The carcass can be split into seven major portions called primals. These seven primals, Chuck, Rib, Loin, Round, Brisket, Plate and Flank, subdivide a carcass into sections. The primals are then broken down into a variety of cuts, including roasts, steaks and other value-added cuts (button below). There are many other cuts available; for a full breakdown go to www.BeefItsWhatsForDinner.com/cuts for a cut description, how to utilize the cut, and recommended cooking methods.
An important fact to remember is that all steaks and roasts are not created equal; each primal possesses unique eating characteristics because they are made up of different muscles with different tenderness levels, different fat contents and varying flavor profiles. These variables also impact how a cut should be cooked; see the key for recommended cooking methods for each cut.
Dry aging is less common than wet aging due to the complexity and cost. Beef is stored uncovered in a refrigerated room (32°F to 34°F) under controlled humidity and air flow for up to 4 weeks. Dry aging results in distinctive brown-roasted beefy flavor. More info ...
The beef shoulder tenderloin is the muscle Teres major. It is juicy and tender, shaped like a Tenderloin but is smaller and more affordable. More info...
Skillet-to-oven cooking delivers perfect doneness and sealed in juices. This is the method many restaurants use. You can learn to do it too by following our Skillet-to-Oven Basics here.
Beef grading sets the standards for the various quality levels of beef. The beef grading program uses highly trained specialists and sometimes grading instruments to determine the official quality grade. Beef quality grading is voluntary and administered by the USDA and paid for by beef packers. The grades you would see at retail are PRIME, CHOICE, SELECT.
The grade is primarily determined by the degree of marbling — the small flecks of fat within the beef muscle. Marbling provides flavor, tenderness and juiciness to beef and improves overall palatability. Other grading factors include animal age, and color and texture of the muscle.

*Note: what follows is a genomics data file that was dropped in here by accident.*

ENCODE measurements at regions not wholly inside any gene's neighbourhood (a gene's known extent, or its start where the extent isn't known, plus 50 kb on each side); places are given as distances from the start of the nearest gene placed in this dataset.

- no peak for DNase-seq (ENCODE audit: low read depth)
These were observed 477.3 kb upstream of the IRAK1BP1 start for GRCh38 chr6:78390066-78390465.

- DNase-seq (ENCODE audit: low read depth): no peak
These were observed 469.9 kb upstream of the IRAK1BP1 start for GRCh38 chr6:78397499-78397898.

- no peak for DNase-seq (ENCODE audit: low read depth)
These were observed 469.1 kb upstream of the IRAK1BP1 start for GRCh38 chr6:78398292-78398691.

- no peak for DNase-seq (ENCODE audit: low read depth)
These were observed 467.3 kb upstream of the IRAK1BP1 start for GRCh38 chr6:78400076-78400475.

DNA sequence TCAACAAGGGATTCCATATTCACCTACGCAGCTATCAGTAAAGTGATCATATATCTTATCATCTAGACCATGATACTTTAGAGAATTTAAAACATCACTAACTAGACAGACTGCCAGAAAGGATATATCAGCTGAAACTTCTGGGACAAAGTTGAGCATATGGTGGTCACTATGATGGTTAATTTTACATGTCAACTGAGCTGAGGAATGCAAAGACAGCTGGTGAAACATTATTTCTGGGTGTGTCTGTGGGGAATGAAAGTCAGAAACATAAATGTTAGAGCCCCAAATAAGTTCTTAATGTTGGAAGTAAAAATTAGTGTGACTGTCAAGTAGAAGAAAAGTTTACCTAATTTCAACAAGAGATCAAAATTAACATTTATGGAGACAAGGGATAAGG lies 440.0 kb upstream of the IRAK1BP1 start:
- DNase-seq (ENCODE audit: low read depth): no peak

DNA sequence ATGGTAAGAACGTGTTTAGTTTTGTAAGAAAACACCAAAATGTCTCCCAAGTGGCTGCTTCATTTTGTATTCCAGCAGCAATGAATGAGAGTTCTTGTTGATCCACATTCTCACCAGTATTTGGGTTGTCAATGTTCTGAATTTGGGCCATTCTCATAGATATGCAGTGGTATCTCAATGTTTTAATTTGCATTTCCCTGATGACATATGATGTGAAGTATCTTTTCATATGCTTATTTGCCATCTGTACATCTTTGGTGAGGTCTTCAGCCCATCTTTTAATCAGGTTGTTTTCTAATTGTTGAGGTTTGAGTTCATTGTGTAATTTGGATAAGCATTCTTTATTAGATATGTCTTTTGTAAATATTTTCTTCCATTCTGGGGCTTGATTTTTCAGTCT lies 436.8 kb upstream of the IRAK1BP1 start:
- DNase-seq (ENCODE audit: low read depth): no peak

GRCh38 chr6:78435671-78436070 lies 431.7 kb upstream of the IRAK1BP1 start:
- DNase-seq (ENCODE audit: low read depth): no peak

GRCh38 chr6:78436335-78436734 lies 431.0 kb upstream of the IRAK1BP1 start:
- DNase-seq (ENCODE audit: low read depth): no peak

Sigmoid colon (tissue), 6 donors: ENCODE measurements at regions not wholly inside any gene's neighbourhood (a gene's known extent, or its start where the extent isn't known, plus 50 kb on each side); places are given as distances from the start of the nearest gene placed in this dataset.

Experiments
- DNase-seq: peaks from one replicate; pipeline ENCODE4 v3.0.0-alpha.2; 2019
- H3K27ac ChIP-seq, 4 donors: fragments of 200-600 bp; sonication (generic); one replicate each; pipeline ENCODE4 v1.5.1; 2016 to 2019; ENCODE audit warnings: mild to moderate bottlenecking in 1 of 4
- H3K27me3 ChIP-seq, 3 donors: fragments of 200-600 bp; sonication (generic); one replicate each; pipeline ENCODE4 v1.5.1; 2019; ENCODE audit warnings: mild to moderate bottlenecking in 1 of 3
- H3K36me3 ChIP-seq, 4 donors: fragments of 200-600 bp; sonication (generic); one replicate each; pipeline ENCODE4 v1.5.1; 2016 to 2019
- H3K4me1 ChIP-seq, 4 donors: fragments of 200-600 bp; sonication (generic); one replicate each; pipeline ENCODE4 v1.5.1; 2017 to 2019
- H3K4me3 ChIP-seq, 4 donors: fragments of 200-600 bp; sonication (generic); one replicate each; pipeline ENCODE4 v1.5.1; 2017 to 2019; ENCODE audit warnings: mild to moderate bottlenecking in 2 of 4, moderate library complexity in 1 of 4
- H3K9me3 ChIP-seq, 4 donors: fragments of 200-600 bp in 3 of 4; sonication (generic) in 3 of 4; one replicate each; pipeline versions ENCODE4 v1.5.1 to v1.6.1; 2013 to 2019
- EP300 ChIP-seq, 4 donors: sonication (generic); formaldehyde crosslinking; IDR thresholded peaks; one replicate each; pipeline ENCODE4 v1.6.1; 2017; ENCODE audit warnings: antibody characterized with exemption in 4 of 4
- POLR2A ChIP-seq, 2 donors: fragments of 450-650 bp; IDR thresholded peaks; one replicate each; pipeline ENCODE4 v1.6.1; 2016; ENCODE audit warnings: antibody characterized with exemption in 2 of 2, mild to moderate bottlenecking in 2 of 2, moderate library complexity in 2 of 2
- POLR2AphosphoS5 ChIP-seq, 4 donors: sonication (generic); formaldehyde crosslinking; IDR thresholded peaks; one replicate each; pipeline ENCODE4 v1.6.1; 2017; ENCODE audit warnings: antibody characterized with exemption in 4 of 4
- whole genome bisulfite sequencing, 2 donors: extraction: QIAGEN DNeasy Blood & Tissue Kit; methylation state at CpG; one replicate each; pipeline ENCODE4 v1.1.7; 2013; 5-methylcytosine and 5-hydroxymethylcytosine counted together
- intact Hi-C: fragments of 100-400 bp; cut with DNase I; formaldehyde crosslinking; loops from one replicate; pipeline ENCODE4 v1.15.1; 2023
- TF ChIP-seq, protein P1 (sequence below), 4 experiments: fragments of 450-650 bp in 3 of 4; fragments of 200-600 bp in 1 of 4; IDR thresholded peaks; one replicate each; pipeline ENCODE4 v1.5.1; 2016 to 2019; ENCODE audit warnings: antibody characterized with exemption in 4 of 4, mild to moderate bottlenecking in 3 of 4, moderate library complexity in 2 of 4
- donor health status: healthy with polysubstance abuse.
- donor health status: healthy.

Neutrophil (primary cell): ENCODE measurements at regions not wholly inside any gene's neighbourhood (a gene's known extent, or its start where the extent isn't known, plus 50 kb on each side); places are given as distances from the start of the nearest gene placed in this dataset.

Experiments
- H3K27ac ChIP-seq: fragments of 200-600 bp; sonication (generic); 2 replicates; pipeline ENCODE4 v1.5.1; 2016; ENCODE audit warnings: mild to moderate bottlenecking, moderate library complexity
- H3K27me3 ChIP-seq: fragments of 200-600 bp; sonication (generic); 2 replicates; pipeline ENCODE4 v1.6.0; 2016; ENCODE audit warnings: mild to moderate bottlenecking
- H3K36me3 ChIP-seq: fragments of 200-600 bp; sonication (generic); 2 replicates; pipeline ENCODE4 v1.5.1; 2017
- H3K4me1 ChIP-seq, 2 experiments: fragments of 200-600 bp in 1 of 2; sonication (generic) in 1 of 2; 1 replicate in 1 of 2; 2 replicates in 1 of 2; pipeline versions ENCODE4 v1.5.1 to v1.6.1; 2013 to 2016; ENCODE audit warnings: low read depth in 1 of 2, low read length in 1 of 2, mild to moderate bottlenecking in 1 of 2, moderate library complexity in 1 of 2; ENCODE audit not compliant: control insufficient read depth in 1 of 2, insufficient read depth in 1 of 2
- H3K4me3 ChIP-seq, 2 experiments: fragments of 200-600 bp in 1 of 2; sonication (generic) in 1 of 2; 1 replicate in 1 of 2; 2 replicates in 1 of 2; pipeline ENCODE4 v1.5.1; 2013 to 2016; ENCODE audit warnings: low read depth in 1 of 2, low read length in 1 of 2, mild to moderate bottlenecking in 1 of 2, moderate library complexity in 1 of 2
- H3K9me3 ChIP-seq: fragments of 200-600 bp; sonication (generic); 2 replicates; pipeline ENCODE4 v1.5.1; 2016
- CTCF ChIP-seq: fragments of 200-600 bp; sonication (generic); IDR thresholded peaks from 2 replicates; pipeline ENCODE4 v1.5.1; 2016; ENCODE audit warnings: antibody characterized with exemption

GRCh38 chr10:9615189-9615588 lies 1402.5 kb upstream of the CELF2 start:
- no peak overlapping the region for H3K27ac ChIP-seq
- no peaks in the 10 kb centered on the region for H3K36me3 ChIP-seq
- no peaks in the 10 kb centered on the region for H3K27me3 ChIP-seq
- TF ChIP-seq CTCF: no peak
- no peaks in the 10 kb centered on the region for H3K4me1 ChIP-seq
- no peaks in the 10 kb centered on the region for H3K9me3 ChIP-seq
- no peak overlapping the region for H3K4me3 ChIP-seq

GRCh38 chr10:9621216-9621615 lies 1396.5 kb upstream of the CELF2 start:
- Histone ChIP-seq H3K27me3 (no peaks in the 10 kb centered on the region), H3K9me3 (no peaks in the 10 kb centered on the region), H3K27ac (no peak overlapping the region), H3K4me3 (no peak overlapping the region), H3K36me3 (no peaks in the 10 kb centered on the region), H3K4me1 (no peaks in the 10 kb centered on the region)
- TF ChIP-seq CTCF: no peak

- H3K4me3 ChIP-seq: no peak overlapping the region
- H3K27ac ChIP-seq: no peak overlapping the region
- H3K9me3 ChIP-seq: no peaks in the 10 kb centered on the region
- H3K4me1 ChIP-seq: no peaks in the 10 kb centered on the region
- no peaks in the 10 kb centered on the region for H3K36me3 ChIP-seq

Cutting beef takes practice and some even call it an art. Always start with a sharp knife and cut between the seams of the muscles for the larger cuts; trim off silver skin tissue and then cut into the portion you want. Always be observant of the direction of the grain of the muscle when cutting into smaller portions.
Cattle come in many different shapes and sizes. While there are various physical differences, they have one thing in common: they all provide high quality, nourishing beef that can be part of a healthy diet.
Beef can come from any breed of cattle, but breeds can have quality differences. Some breeds are known for their meat quality. Some breeds are known for their parenting ability. Some breeds produce animals that grow faster and stronger. Some breeds are best for milking and are used in dairies. But all cattle produce beef.
Which breed a farmer/rancher has on their farm is personal preference and which one fits their environment. This article from Successful Farming describes 16 common cattle breeds in the US.
The US imports a very small percentage of beef in comparison to the amount of beef produced. One type of beef imported is the highly marbled Wagyu beef. You may also hear it called Kobe beef. Kobe beef comes only from the Hyogo prefecture (e.g. district) in Japan known for producing high quality Wagyu beef. There is also American Wagyu beef being raised in the US.
You can learn more about the beef lifecycle and popular breeds of cattle here.